movement in mid-July, when he temporary successor are unlikely
sent a letter to delegates from to have a pacifying effect on the
46 of the 50 states announcing his school when it reopens Sept. 26.
intention to formally place Ken- The appointment of Cordler,
nedy's name in nomination. Until dean of the university's School
Sunday, however, when Unruh and of International Affairs, drew im-
Daley held back expected an- mediate adverse reaction froi
nouncements of support for any the radical element in the stu-
of the declared candidates, the dent body.
winds of the draft remained Mark Rudd, a leader of Colum-
stagnant. ' bia's Students for a Democratic
But the two party bosses Society said Kirk's resignation
changed that. Daley, who one "changes nothing," ad went on
member of DiSalle's staff aptly t condemn Cordler for the work
called "the honest political. mind of the School. of International
in the party" kept his 118-vote Studies "in support of the CIA."
Illinois delegation from conduct- Asked whether he thinks the
ing a poll in 'caucus and leaked university should accept CIA
indications that he was not con- grants, Cordier said, "Government
vinced Hubert Humphrey could research is prima fae the type
carry Illinois. Unruh, in the of research that can be under-
meantime, made sure his 174-vote taken if it corresponds with the
delegation did not commit itself research talent of the university."
to any one candidate, and further Rudd also charged that Cordier
put a crimp in the Vice President's was "an agent for the CIA in
hopes for support from California, the Congo" and ,was "responsible
Yesterday the efforts of the for the assassination of Patrice
DiSalle "organization" (it consists Lumumba."
of a few Cleveland businessmen Cordier, who was United Na-
and sone alienated youths from tions under-secretary in charge of
the McCarthy organization) sud- the Congo peace-keeping mission
denly took on new importance. in 1961, described the allegation as
Seemingly from nowhere, hun- a "colossal untruth."
dreds of "Draft Ted" badges ap- "I never had at any tim in my
peared on delegates and hangers- whole life, directly or indirectly
on in all of the city's convention any contacts with the CIA," Cor-
hotels, and a steady stream of dier said.
delegates (most of them from Kirk's resignation had been ex-
Pennsylvania, California, Illinois, pected by many observers but the
Connecticut, and Ohio) found appointment of Cordier instead of
their way to DiSalle's cramped Vice President and Provost David
suite. By mid-afternoon, just be- B. Truman as his successor came
fore Kennedy's statement that he as a surprise to most.
wished not to be nominated, Di- In not appointing Truman, the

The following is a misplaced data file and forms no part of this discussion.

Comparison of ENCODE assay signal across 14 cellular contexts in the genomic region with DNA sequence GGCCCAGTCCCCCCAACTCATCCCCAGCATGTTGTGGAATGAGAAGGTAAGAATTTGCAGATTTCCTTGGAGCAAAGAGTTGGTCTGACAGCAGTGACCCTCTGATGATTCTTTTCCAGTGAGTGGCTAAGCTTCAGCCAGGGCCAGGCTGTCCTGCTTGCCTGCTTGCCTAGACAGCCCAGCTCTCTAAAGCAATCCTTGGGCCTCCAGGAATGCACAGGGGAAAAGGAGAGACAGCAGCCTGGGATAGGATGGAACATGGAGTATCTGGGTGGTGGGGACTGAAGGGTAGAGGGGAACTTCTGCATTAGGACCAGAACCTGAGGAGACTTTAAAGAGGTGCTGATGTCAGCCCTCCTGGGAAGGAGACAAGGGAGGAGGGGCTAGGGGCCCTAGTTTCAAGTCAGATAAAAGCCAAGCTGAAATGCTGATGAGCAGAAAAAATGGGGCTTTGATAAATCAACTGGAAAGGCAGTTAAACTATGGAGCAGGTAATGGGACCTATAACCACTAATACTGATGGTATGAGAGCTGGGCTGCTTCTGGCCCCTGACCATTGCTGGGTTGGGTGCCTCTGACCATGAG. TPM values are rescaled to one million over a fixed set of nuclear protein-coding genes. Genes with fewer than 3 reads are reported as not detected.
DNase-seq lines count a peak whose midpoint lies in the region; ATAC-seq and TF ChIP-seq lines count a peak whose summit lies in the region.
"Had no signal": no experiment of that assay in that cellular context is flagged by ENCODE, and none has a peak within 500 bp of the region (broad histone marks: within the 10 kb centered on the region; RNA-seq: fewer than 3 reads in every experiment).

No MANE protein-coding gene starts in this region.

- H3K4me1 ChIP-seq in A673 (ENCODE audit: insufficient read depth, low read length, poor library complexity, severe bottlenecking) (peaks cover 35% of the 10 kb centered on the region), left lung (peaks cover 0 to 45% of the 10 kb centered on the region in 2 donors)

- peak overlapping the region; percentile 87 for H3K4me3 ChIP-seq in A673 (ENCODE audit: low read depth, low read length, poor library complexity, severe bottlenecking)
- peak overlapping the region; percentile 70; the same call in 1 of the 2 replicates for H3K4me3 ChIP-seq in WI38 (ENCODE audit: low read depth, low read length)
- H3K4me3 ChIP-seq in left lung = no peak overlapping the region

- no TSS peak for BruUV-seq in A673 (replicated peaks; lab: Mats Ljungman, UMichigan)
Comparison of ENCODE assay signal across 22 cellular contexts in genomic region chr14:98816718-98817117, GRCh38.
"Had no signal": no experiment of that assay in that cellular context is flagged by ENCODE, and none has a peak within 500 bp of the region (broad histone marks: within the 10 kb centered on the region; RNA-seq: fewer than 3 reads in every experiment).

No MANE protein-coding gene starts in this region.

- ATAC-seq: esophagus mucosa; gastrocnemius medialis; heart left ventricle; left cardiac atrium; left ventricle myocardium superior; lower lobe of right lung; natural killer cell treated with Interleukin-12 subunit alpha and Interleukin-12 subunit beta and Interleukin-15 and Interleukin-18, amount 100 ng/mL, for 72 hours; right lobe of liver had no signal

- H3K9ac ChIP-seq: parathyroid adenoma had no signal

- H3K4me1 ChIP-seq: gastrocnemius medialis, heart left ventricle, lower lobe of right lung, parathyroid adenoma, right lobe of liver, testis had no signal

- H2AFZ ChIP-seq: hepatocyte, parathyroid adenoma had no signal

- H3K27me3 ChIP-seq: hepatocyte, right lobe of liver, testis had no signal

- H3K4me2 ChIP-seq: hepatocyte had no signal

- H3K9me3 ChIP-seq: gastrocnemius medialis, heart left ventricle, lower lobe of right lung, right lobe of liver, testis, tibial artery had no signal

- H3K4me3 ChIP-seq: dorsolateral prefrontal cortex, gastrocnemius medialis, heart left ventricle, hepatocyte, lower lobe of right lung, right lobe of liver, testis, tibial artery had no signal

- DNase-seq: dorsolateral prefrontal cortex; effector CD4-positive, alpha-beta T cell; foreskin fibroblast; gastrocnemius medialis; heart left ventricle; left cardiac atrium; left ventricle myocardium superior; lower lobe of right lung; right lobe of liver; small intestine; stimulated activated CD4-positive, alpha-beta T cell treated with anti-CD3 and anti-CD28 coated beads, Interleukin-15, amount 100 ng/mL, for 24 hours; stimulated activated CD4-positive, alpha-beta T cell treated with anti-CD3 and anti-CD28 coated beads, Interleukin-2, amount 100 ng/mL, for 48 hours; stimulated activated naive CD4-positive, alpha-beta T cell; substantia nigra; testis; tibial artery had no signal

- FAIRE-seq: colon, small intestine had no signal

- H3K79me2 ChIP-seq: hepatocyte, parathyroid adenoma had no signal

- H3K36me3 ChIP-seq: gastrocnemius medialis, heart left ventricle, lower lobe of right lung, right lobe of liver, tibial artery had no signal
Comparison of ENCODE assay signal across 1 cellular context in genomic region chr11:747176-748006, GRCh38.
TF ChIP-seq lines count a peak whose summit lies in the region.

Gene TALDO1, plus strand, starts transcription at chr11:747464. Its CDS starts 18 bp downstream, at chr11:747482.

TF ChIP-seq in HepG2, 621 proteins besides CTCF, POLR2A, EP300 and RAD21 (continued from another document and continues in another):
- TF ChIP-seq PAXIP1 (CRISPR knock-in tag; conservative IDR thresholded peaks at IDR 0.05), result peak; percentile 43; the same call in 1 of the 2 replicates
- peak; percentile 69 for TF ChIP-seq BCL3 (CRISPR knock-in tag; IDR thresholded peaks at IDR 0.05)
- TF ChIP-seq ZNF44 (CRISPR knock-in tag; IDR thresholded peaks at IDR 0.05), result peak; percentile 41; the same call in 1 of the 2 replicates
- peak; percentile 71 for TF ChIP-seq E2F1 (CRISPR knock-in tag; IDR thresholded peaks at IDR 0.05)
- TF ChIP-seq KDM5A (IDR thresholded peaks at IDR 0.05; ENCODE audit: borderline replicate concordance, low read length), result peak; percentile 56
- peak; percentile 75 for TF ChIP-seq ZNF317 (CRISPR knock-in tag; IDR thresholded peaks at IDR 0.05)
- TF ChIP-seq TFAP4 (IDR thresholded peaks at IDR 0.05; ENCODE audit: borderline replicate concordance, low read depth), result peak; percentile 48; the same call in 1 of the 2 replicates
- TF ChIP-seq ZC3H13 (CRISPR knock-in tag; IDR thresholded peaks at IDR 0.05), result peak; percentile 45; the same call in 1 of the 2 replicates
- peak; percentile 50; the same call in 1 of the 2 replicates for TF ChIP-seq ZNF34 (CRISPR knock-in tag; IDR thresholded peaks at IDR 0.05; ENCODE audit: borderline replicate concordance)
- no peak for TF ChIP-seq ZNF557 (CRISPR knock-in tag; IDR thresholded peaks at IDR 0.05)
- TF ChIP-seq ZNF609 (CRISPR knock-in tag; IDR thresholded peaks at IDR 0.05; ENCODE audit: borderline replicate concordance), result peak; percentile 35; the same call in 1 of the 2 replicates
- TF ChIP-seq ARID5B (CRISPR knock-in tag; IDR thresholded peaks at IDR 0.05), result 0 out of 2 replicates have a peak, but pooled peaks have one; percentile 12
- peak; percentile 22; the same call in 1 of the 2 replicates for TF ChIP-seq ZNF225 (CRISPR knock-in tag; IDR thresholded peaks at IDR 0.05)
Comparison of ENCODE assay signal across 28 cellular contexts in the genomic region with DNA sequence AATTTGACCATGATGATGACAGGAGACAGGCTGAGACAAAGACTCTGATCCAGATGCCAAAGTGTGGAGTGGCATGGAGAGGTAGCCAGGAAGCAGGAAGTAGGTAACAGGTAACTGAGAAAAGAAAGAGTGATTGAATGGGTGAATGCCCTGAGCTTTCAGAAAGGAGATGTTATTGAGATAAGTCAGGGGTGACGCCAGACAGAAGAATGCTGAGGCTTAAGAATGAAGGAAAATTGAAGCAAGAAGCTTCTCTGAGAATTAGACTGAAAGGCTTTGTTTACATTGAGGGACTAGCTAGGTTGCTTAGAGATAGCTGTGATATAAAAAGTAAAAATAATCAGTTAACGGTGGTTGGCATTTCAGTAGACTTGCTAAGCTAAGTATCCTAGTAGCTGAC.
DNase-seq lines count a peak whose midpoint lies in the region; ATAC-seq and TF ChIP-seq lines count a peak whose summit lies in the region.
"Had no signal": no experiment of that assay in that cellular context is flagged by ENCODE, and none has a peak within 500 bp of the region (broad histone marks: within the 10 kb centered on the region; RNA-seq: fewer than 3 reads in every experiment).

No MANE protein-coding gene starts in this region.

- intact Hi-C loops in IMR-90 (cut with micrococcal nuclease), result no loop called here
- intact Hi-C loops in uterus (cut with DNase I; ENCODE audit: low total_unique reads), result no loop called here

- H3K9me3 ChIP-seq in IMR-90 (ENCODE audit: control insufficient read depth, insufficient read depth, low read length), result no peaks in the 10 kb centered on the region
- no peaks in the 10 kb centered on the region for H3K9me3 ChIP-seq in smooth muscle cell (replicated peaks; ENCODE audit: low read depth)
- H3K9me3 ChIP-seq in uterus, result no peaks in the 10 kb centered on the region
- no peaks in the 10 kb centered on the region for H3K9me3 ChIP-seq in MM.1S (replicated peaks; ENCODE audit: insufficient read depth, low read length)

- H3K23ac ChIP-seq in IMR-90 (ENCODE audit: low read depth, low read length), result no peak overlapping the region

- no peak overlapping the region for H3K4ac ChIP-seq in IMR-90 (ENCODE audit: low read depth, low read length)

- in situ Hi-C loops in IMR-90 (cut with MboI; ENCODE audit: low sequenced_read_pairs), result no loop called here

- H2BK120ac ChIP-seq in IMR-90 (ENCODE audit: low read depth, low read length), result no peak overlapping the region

Salle's functionaries were count- .university's trustees may have
ing 437 votes, been attempting to get away from
Dick Celeste, press aide for the the unfavorable image of the
unofficial Kennedy forces, said school's administration which
they based this figure on indica- many students developed during
tions of support from various dele- the crisis which rocked the cam-
gates and these delegates' advise- pus last fall.
ments of further available votes Truman was closely identified
within their own delegations. - with Kirk during the uprising,
To be sure, 437 first-ballot votes However, Rudd's reaction to the
can not provide a nomination for appointment indicates that Cor-
anyone. But DiSalle's battle plan dier will have as much difficulty
made sense: if enough of a Ken- as the vice president would have
nedy vote materialized to keep had in avoiding another major
See KENNEDY, Page 2 __ph______hi_____


sopnomores urging "as strongly as mittee of the Czechoslovak Com- stand and sit, listening to music
possible" the students not bring munist party would meet today or reading pamphlets. Hundreds
car to school except in "very un- and demand an end to arrests by and hundreds of helmeted police-
sual circumstances." the occupation forces. men patrol at random, sometimes
The elimination -of the regula- Several party leaders, including absent from the area and some-
tions for all students except Dubcek, had been abducted and times forming block long lines for
freshmen had been recommended taken to Moscow where they were no apparent reason.
by a joint University-City com- allowed to participate in the talks. For all the talk of Chicago be-
mittee in June. ing an armed camp or a police
OFFICIAL TALK state, there is very little organi-
ate students and students over 21 Most sources, all unofficial, zed action and quite a bit of
agreed that only Czechoslovak of- i confusion. The police and the

were permitted to nave cars in
the campus area.
In recommending the action on
vehicles, Vice President for Stu-
dent Affairs Richard L. Cutler
said "a recent attorney general's,
ruling makes doubtful the Regents
authority to regulate the use of
motor vehicles on public treets."
Ike Condition
still critical
President Dwight D. Eisenhower's
condition remained critical lastI
night. Doctors reported "no fur-I
ther increase" in the heart irri-
tability he had suffered earlier.'

ficials and Kremlin leaders were;
involved in the talks so far.
Communist party leaders from'
the four other Warsaw Pact coun-!
tries that are talking part in the
occupation were reported in Mos-
cow waiting to be called in on the*
final agreement.
According to Czech sources,
Svoboda did not plan to stay on,

guardsmen are there in force but
nobody seems quite sure exactly
what anyone else is going to do.
Ask any cop. "We're here to
protect you kids," he'll say.
Ask Cazzie Russell, who is serv-
ing here with the National Guard.
"I'm kind of worried, you know,
kind of uneasy, because if we go
into action some of the guys I

night anyway and the police pro-
ceeded to surround the park,
starting as early as 5 p.m.
But Yippie leader Paul Krass-
ner released a statement saying